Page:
While “control” is defined differently by different people, Opto 22 customers are “certainly considering doing control with wireless,” says Benson Hougland, vice president, marketing. “But they’re not willing to step into that realm without some assurance that if it doesn’t work out, they’ve got a back-up plan.”

And that, says Hougland, is the “beauty” of the Opto 22 solution. “Rather than making people choose between wireless or wired, we can give them a solution that offers both. If they elect to go wireless, and then find for whatever reason that something is not working as they expected, then they can go ahead and move to a traditional wired network—without changing out any of the hardware.”

Not so fast

Despite growing discussion about wireless control, some wireless proponents are quick to describe control as no more than a niche application for wireless in the near term.

“Wireless control is beginning to start,” allows Hesh Kagan, treasurer and past president of the Wireless Industrial Networking Alliance (WINA), a consortium that promotes industrial wireless solutions. In industries such as wastewater management, “we’re seeing some wireless control in noncritical, loosely coupled control loops,” he observes. “But it’s almost an extension of how we do traditional SCADA (supervisory control and data acquisition).” Kagan, who is systems architect, New Initiatives, for automation vendor Invensys Operations Management (IOM), in Foxboro, Mass., says he is also seeing significant interest from users in deploying wireless as a redundant control communications path to existing wired links in safety-critical systems.

But Kagan predicts that the biggest near-term applications for wireless will come in areas surrounding condition monitoring, asset management, material flow, maintenance and operator mobility. “That stuff I think is going to be almost ubiquitous in the next two, three or four years.” Use of wireless for “tight, closed-loop control” will happen, he says, but only “opportunistically” in the near term. Users will not replace today’s wired systems with wireless, so there will have to be a compelling reason to use wireless for control, he says.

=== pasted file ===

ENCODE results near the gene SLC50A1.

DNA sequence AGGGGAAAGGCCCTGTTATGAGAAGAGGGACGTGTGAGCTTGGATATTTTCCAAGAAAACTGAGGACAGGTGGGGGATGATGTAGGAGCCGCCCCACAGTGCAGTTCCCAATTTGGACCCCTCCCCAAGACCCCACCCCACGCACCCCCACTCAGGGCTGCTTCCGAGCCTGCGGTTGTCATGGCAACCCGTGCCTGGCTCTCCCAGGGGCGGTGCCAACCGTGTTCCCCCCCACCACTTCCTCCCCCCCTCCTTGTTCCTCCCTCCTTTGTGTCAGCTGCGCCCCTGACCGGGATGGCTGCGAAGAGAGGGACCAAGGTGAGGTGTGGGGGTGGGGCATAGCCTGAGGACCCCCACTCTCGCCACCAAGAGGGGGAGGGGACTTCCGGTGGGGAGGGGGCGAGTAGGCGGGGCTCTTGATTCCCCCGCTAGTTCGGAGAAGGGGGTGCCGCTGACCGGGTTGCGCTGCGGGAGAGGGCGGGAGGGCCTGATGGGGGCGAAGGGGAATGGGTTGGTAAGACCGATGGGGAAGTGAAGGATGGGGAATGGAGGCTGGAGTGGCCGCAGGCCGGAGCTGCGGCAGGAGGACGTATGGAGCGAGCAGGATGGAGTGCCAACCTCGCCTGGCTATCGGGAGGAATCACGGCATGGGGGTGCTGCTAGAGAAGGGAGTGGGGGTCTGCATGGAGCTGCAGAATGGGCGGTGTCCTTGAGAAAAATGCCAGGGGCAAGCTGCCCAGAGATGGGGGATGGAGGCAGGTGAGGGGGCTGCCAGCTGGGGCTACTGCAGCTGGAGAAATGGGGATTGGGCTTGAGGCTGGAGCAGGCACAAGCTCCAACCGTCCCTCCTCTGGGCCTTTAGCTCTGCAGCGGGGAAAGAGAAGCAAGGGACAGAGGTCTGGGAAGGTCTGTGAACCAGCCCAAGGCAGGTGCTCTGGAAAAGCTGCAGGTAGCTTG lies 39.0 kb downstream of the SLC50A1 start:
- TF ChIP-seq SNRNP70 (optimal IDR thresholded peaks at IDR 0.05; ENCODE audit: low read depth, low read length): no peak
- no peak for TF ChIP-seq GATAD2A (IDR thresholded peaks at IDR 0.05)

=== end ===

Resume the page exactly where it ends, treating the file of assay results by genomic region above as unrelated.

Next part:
The only candidates for critical wireless control might be niche applications involving mobility, or applications in which “the cost of running wires is just too exorbitant…like maybe you’re trying to get a little process unit on the other side of the railroad tracks and you’ve got to bridge the tracks,” says Kagan. Even in a greenfield plant situation in which use of wireless could produce significant installation costs savings, “the marketplace is not ready for wireless actuation on a broad-scale basis,” Kagan asserts.

All-wireless plants?

Looking into the future, however, some vendors are willing to step further out onto the wireless limb.

Honeywell’s Becker says that he gets questions from customers about whether there will ever be a completely wireless plant. “I think the answer to that is no,” he says, “because there are just some points in a plant that are so critical that you’re never going to want to take the risk.” Regulatory control points on critical high-speed processes such as catalytic crackers, for example, as well as safety shutdown systems, may fall into that category.

“But I think the number of points that meet that definition are probably pretty low,” Becker continues. “Depending upon who you ask and what type of plant it is, we can pretty easily get ourselves to half the points in the plant going wireless today, and I think you might be able to increase that percentage even higher in the future,” he ventures. “But I don’t think it will ever get to 100 percent.”

For more on the position of the Hart Communication Foundation on wireless control, see “HCF’s Ed Ladd Responds to Wireless Control Questions,” at www.automationworld.com/webonly-6503.

Emerson’s Karschnia goes further. “I think in the future, you’ll see plants move heavily toward wireless,” he predicts. “What the exact percentage is, I don’t know, but my gut instinct tells me that in the future, you’ll see 80 percent of the plant being wireless and 20 percent being wired.” Even 10 years from now, this is unlikely to be the norm, Karschnia concedes. “But I think you’ll see some cutting-edge people who are doing it.”

The incentive, he says, will be financial, citing a typical 60 percent to 90 percent savings today for installing a wireless transmitter vs. a wired one. When multiplied across 80 percent of a typical large plant’s I/O points, that equals a reduction of tens of millions of dollars. “The cost savings associated with this are so staggering that customers will have to look at it, just because they’re saving so much money,” says Karschnia.

Becker points out too that the savings from wireless come not just from reduced wireless installation costs. Plant implementation times can be dramatically faster without the need to run wires, he notes, reducing project risk. And by taking advantage of additional measurement points made possible by wireless technology, plants can run more efficiently and reliably.

Once more plants do make the move to wider use of wireless, including wireless control, Becker figures that other plants will be forced to follow. “If all of your competitors are using wireless and it’s resulting in lower costs, higher reliability and greater profits to the bottom line, how long can you afford not to take advantage of that?”